Liquid in a gas flow instrument FAQ

Liquid in a gas flow instrument FAQ

Gas flow controllers and meters are designed to flow only gases, but accidental liquid ingress into a gas flow device can happen in most environments. Depending on the specific flow devices at hand, liquid ingress may be a minor inconvenience, or may result in requiring a whole new set of devices.

Here, we explain what to do when liquid gets into your Alicat device. We also present a case study demonstrating how two gas mass flow technologies, thermal and differential pressure based (DP), respond to liquid ingress.

What to do if liquid gets into an Alicat DP gas flow instrument

  • If you notice liquid ingress into your Alicat meter or controller, don’t delay. While liquids will not harm the electronics or sensor in you flow device, they may cause the dissimilar metals to interact if left inside too long.
  • If possible, put the device under vacuum conditions. We recommend a hard vacuum (0.25 PSI or less) and some gentle heat (50° to 60°C), to ensure all liquid will evaporate out of the small channels in your instrument.
  • If the liquid has suspended solids, flush the device with isopropyl alcohol. Liquid solutions may leave residues as they dry or evaporate, and any grit which is left in the flow path may interfere with the laminar flow conditions needed for accurate measurements. Flushing the device with alcohol will ensure there are no leftover particulates.
  • If solid particles have interfered with the laminar flow elements, return the device for servicing. Our service department can disassemble, clean and recalibrate a device for you. If you need service, request a return authorization.
  • If you’re worried about liquid ingress, choose your device accordingly. Anti-corrosive meters and controllers are made with 316L stainless steel components, selected specifically for their corrosion resistance with the highest degree of tolerance for liquids. If liquid ingress is becoming liquid flows, it may make most sense to switch to liquid flow meters and controllers.
Switching from thermals to DP instruments to prevent frying electronics

Liquid ingress causes thermal mass flow electronics to fry

A regional water treatment plant feeds ammonia gas and precise doses of chlorine into their water system to sanitize 60 million gallons of drinking water per day. However, the thermal mass flow controllers regulating this process kept breaking due to an ingress of liquid ammonia.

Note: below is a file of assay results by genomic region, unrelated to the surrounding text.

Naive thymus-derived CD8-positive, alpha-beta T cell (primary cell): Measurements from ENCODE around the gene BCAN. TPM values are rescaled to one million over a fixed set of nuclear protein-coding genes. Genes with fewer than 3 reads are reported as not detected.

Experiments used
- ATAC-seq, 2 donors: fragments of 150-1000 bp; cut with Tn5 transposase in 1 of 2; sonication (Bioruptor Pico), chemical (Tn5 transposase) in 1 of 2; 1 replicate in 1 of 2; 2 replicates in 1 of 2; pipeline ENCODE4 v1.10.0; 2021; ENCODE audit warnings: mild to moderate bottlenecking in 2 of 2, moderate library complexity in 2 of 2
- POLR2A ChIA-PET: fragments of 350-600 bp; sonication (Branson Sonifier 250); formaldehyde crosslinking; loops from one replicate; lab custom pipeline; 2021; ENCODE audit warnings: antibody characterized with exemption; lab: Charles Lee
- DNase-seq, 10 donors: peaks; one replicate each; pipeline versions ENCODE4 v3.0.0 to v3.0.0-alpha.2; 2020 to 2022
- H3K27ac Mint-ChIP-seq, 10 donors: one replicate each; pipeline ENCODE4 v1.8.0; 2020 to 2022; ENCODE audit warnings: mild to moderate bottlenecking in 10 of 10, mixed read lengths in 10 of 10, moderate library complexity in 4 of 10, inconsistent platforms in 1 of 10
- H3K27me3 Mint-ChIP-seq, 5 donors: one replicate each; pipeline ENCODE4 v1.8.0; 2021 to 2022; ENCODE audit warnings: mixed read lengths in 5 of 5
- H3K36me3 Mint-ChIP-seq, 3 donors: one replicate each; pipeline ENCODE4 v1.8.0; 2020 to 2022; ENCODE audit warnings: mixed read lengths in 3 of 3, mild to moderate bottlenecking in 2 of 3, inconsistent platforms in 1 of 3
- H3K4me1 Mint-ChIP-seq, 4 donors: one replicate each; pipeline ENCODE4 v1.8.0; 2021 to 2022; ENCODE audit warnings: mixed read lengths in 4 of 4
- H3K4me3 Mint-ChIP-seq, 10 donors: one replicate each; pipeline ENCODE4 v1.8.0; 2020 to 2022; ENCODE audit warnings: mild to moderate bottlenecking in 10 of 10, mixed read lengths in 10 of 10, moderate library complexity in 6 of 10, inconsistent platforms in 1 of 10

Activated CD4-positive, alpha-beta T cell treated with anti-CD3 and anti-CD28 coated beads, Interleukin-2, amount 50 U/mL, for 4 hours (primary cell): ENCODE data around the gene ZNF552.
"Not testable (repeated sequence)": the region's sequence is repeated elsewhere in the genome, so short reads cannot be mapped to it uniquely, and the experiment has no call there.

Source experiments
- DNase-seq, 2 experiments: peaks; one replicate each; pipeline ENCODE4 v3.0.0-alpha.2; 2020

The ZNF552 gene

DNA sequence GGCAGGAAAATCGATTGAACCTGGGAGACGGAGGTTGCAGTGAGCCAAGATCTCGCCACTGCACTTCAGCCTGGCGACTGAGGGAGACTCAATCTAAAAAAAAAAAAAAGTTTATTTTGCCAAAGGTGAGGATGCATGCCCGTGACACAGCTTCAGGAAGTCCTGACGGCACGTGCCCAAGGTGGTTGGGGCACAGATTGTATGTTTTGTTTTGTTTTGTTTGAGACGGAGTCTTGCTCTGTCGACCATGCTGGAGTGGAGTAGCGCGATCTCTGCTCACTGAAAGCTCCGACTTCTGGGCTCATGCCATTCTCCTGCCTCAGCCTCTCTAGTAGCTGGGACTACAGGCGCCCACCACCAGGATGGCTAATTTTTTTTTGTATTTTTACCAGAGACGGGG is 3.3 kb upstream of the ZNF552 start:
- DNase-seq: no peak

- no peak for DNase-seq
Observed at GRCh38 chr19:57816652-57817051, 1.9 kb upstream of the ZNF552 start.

Alicat differential pressure mass flow controllers installed at a water treatment plant to prevent failures due to liquid ingress.

Alicat differential pressure mass flow controllers installed at a water treatment plant to prevent failures due to liquid ingress.

Thermal technology works by introducing small amounts of heat into a gas flow stream, proportional to the flow rate. Since liquids conduct heat better than gases, even a small amount of liquid in the flow stream will rapidly cool the heating elements. When the temperature regulator detects this drop in temperature, it draws more heat to compensate. Due to the high specific heat of a liquid, this results in the regulator drawing in a significant amount of heat. The power required to draw this much heat fries the electronics.

Alicat DP instruments don’t rely on heat

Most Alicat instruments use DP based technology. These work by converting turbulent gas flow into laminar flow, measuring the pressure differential across the laminar flow path, and combining that with known viscosity information and measured temperature and pressure to calculate the gas flow rate.

When liquid gets into these controllers, there is no need for temperature compensation. The water treatment plant was therefore able to replace their thermal units with Alicat DP instruments. When liquid ammonia got into these devices, they could simply be purged with a high-pressure flush of ammonia gas. Immediately afterwards, they could once again be used in the sanitizing process.

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